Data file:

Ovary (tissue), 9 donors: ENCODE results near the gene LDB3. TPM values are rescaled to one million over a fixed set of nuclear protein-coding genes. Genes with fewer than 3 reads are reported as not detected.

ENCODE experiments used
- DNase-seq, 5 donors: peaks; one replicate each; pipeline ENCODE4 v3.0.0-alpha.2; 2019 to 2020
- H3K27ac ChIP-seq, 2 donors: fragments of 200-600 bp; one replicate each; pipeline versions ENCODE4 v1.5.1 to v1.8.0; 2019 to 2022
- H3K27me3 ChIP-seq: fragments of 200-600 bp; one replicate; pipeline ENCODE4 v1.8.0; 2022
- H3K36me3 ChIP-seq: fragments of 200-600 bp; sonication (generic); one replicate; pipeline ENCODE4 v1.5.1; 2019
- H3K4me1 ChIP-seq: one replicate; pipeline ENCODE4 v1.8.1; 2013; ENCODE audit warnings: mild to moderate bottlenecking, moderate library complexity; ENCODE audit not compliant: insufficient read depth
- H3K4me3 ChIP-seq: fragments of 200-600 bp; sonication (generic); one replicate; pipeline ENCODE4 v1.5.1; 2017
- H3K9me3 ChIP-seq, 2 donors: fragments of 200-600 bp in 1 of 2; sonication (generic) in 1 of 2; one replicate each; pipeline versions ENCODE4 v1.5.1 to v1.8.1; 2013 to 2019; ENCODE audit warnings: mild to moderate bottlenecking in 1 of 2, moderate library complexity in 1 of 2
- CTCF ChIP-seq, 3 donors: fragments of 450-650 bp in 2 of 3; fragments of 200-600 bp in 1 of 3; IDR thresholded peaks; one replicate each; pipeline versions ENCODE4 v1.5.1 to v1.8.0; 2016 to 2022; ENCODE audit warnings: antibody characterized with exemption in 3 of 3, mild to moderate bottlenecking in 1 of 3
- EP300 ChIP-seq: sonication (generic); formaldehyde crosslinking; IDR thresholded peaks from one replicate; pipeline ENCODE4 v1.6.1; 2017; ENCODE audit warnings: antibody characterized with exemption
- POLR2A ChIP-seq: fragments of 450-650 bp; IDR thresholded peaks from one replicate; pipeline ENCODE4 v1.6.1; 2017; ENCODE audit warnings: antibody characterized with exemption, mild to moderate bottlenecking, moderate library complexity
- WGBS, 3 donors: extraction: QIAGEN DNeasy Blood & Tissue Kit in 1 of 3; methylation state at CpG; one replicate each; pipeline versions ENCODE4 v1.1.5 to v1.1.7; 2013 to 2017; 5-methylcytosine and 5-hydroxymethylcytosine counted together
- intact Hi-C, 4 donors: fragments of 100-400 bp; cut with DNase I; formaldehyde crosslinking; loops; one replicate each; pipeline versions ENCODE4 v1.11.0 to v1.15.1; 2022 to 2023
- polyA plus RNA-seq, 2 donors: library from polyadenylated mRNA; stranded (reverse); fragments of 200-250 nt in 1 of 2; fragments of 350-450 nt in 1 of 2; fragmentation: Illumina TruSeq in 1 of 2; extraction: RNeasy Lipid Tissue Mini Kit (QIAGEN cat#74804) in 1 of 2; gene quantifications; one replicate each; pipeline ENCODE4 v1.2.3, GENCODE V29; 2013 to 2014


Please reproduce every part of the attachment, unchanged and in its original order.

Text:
Ovary (tissue), 9 donors: ENCODE results near the gene LDB3. TPM values are rescaled to one million over a fixed set of nuclear protein-coding genes. Genes with fewer than 3 reads are reported as not detected.

ENCODE experiments used
- DNase-seq, 5 donors: peaks; one replicate each; pipeline ENCODE4 v3.0.0-alpha.2; 2019 to 2020
- H3K27ac ChIP-seq, 2 donors: fragments of 200-600 bp; one replicate each; pipeline versions ENCODE4 v1.5.1 to v1.8.0; 2019 to 2022
- H3K27me3 ChIP-seq: fragments of 200-600 bp; one replicate; pipeline ENCODE4 v1.8.0; 2022
- H3K36me3 ChIP-seq: fragments of 200-600 bp; sonication (generic); one replicate; pipeline ENCODE4 v1.5.1; 2019
- H3K4me1 ChIP-seq: one replicate; pipeline ENCODE4 v1.8.1; 2013; ENCODE audit warnings: mild to moderate bottlenecking, moderate library complexity; ENCODE audit not compliant: insufficient read depth
- H3K4me3 ChIP-seq: fragments of 200-600 bp; sonication (generic); one replicate; pipeline ENCODE4 v1.5.1; 2017
- H3K9me3 ChIP-seq, 2 donors: fragments of 200-600 bp in 1 of 2; sonication (generic) in 1 of 2; one replicate each; pipeline versions ENCODE4 v1.5.1 to v1.8.1; 2013 to 2019; ENCODE audit warnings: mild to moderate bottlenecking in 1 of 2, moderate library complexity in 1 of 2
- CTCF ChIP-seq, 3 donors: fragments of 450-650 bp in 2 of 3; fragments of 200-600 bp in 1 of 3; IDR thresholded peaks; one replicate each; pipeline versions ENCODE4 v1.5.1 to v1.8.0; 2016 to 2022; ENCODE audit warnings: antibody characterized with exemption in 3 of 3, mild to moderate bottlenecking in 1 of 3
- EP300 ChIP-seq: sonication (generic); formaldehyde crosslinking; IDR thresholded peaks from one replicate; pipeline ENCODE4 v1.6.1; 2017; ENCODE audit warnings: antibody characterized with exemption
- POLR2A ChIP-seq: fragments of 450-650 bp; IDR thresholded peaks from one replicate; pipeline ENCODE4 v1.6.1; 2017; ENCODE audit warnings: antibody characterized with exemption, mild to moderate bottlenecking, moderate library complexity
- WGBS, 3 donors: extraction: QIAGEN DNeasy Blood & Tissue Kit in 1 of 3; methylation state at CpG; one replicate each; pipeline versions ENCODE4 v1.1.5 to v1.1.7; 2013 to 2017; 5-methylcytosine and 5-hydroxymethylcytosine counted together
- intact Hi-C, 4 donors: fragments of 100-400 bp; cut with DNase I; formaldehyde crosslinking; loops; one replicate each; pipeline versions ENCODE4 v1.11.0 to v1.15.1; 2022 to 2023
- polyA plus RNA-seq, 2 donors: library from polyadenylated mRNA; stranded (reverse); fragments of 200-250 nt in 1 of 2; fragments of 350-450 nt in 1 of 2; fragmentation: Illumina TruSeq in 1 of 2; extraction: RNeasy Lipid Tissue Mini Kit (QIAGEN cat#74804) in 1 of 2; gene quantifications; one replicate each; pipeline ENCODE4 v1.2.3, GENCODE V29; 2013 to 2014